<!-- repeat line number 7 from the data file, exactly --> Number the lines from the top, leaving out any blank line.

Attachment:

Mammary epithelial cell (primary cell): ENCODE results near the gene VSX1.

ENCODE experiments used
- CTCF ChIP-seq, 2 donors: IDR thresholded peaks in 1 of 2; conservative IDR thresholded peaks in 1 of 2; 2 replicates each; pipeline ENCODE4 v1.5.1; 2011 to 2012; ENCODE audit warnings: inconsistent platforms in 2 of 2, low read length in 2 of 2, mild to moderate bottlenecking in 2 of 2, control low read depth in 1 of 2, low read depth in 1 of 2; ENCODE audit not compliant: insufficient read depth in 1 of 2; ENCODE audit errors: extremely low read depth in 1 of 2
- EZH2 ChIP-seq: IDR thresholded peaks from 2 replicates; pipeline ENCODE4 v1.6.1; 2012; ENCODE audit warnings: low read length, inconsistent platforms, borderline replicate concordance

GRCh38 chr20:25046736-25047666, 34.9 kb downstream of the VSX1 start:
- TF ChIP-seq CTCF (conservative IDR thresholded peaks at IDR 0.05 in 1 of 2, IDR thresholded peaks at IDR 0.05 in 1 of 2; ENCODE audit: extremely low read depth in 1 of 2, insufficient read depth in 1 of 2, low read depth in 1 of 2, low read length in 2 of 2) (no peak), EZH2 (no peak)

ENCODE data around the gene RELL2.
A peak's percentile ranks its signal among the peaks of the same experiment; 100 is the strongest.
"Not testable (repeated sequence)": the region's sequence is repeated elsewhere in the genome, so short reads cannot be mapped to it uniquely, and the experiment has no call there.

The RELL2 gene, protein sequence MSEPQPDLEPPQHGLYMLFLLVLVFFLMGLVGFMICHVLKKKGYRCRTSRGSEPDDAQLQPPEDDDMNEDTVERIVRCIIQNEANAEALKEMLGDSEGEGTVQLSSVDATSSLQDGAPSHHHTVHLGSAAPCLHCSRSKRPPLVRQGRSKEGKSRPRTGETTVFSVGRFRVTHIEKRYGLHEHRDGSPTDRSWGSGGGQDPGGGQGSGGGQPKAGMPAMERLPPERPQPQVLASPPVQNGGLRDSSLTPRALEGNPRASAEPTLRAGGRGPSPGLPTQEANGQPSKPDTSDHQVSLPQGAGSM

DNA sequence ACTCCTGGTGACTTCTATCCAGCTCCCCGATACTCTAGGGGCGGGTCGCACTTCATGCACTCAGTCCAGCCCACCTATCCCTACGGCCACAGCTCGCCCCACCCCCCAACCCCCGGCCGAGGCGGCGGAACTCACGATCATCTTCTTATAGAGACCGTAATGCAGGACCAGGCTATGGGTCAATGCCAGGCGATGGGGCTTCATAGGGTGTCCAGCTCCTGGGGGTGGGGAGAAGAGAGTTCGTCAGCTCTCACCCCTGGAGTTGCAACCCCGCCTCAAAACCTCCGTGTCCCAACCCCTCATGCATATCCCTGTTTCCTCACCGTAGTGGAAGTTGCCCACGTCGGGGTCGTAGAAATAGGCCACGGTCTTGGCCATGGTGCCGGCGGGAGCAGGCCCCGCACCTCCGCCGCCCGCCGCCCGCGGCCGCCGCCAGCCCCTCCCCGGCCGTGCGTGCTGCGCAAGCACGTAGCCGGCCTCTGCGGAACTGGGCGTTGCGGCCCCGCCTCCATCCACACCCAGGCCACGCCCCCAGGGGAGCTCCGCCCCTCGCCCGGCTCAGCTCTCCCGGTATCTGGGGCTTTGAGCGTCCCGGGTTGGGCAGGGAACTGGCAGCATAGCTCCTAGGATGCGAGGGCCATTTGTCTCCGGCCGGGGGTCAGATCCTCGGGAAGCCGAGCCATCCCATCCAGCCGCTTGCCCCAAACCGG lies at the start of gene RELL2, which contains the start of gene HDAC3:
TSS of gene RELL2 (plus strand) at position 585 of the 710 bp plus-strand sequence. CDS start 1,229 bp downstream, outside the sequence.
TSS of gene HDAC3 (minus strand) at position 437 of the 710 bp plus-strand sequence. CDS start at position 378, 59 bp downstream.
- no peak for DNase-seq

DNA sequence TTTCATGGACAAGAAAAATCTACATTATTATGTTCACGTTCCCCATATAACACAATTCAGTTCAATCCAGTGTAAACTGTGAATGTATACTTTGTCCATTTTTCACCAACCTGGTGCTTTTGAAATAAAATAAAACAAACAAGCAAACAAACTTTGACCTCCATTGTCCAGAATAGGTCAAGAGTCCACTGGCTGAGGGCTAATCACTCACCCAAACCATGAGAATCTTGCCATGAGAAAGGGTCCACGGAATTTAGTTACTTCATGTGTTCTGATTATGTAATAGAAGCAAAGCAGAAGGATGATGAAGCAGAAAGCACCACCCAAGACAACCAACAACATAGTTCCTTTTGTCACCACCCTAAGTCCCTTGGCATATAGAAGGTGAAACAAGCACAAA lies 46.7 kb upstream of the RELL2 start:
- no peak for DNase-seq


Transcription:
ENCODE data around the gene RELL2.